Plain English Summary
Background and study aims
The brain is made up of billions of nerve cells called neurons, which use electrical signals to communicate with each other. When a large group of these neurons fire simultaneously, “brainwaves” are produced. There are four main types of brainwave, one of which being alpha waves. Alpha waves are produced in the brain’s “default” state, and are typically present when a person is physically or mentally relaxed. Recent studies have shown that during physical exercise, the amount of alpha waves in the brain dramatically increases. In professional athletes, it has been shown that a burst of alpha waves often accompanies peak physical performance. It has therefore been suggested that stimulating the production of alpha waves could improve physical performance in non-athletes. Practicing mental exercises such as mindfulness (paying more attention to the present), increases levels of alpha waves in the prefrontal cortex (PFC) of the brain. This part of the brain is responsible for thinking, decision making and attention, as well as co-ordinating other parts of the brain. This could therefore mean that stimulating alpha wave production in this part of the brain while exercising could increase physical performance. The aim of this study is to find out whether a videogame combining movement and mental exercises can improve physical performance by stimulating alpha wave production.
Who can participate?
Healthy adults aged 65 or over, living independently or in a community residence.
What does the study involve?
Participants are randomly allocated into one of two training programmes. Training sessions take place for 30 minutes, three times a week for both groups. The first training programme incorporates physical and mental exercises using a virtual-reality video game. Participants in this group follow instructions on a screen to complete a range of mental exercises, as well as standing on a pressure-sensitive platform while completing movements in time with the game. The second training programme focuses on physical activity alone. Participants in this group complete a number of balance exercises which vary in difficulty. Before the training programmes begin and after 8 weeks of training, participants have their alpha wave activity measured using a brain scanning device while they complete cognitive and physical tests. Participants in both groups also complete questionnaires to assess their mental faculties and physical fitness at these timepoints.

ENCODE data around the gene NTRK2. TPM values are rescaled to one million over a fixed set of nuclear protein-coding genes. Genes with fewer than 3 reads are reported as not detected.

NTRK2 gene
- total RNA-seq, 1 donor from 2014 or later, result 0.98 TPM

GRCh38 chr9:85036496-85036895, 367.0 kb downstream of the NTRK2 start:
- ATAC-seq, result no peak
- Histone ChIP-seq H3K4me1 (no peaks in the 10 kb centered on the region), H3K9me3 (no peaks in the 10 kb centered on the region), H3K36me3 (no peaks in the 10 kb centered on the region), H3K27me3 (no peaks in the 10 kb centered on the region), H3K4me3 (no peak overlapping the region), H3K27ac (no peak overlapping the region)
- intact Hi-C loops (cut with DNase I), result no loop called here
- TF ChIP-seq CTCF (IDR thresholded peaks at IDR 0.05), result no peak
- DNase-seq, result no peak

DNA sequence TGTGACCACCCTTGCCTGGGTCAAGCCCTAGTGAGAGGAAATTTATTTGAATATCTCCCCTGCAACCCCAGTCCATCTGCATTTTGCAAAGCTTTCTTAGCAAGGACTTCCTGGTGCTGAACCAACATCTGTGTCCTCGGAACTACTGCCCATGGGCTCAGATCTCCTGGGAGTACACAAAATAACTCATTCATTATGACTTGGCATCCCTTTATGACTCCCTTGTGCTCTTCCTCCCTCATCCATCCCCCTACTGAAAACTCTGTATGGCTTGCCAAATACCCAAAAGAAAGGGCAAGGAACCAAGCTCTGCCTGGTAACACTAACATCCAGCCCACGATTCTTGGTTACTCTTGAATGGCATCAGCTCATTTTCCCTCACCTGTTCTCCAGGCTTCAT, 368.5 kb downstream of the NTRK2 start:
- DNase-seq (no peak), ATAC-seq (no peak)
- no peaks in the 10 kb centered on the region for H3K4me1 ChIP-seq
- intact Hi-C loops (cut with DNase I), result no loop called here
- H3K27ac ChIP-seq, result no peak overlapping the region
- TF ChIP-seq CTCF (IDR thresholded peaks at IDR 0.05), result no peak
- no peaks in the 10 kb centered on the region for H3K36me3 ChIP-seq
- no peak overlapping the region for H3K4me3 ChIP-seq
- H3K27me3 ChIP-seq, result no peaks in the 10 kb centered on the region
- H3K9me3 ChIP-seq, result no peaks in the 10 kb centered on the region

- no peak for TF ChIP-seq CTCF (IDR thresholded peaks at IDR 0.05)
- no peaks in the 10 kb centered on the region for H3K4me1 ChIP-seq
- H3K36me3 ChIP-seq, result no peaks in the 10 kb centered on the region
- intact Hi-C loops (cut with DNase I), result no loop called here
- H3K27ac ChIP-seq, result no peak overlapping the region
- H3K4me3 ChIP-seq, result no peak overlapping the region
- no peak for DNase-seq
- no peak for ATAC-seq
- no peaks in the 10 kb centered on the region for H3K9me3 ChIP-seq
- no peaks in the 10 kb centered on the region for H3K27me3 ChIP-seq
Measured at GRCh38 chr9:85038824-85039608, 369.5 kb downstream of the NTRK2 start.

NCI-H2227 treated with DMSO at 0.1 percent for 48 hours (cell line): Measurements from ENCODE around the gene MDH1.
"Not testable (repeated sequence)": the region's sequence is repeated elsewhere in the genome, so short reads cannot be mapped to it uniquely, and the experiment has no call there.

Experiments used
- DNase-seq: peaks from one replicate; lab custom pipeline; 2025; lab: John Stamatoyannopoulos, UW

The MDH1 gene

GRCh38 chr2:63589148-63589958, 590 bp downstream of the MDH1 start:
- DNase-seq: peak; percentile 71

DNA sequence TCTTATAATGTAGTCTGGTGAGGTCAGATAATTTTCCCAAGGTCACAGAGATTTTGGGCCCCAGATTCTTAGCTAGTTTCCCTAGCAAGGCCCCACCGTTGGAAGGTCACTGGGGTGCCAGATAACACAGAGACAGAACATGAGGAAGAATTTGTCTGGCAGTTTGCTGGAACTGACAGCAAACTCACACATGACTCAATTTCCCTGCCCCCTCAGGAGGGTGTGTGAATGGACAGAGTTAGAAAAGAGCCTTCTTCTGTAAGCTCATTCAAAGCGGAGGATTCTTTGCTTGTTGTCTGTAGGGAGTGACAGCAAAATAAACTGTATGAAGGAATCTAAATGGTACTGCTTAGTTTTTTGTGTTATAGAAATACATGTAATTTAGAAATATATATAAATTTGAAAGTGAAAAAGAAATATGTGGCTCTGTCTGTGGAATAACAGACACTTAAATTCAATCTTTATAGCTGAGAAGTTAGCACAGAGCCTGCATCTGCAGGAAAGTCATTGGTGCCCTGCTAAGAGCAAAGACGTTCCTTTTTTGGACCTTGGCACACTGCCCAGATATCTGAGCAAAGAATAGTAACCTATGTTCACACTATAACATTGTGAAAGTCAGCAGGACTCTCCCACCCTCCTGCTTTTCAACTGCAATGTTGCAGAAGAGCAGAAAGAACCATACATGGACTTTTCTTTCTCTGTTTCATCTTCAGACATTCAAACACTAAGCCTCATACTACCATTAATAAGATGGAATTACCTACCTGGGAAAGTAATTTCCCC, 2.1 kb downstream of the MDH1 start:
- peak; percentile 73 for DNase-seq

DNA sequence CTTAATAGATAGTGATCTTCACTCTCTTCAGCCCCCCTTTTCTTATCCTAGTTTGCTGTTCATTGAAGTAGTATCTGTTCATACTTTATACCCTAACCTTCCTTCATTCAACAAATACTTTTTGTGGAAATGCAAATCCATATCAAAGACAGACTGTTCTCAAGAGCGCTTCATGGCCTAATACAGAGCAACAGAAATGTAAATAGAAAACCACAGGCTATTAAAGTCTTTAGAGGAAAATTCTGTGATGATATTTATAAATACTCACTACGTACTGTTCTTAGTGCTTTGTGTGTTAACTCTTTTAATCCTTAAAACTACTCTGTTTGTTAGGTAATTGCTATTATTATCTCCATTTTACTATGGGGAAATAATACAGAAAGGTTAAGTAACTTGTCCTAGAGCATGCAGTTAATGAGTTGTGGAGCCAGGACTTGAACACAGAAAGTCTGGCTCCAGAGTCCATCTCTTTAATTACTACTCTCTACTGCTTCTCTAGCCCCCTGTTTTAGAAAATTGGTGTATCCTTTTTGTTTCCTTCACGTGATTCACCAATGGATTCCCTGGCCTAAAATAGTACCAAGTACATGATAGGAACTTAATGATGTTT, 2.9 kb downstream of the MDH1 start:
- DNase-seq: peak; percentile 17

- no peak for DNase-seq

What are the possible benefits and risks of participating?
Participants may benefit from improved physical and cognitive fitness after taking part. There are no specific risks involved with participating in the study.
Where is the study run from?
Alterssiedlung Irchel, Zurich (Switzerland)
When is the study starting and how long is it expected to run for?
May 2015 to September 2015
Who is funding the study?
1. Swiss Federal Institute of Technology (ETH), Zurich (Switzerland)
2. Institute of Human Movement Sciences and Sport (Switzerland)
Who is the main contact?
Dr Eling D. de Bruin
Dr Eling D. de Bruin
Institute of Human Movement Sciences and Sport
Video game play-based motor learning-induced prefrontal neuronal adaptations in the elderly
Video game based physical exercise is more effective in stimulating prefrontal neuronal activity (alpha waves) during motor (gait performance) and cognitive (executive tests) performance than conventional sensorimotor balance skill training in the elderly.
ETH Zurich Ethics Committee (Switzerland), 19/05/2015, ref: EK 2015-N-10
Single-center randomized controlled intervention trial
Primary study design
Secondary study design
Randomised controlled trial
Quality of life
Patient information sheet
No participant information sheet available
Geriatrics related conditions of independently living and community dwelling in the elderly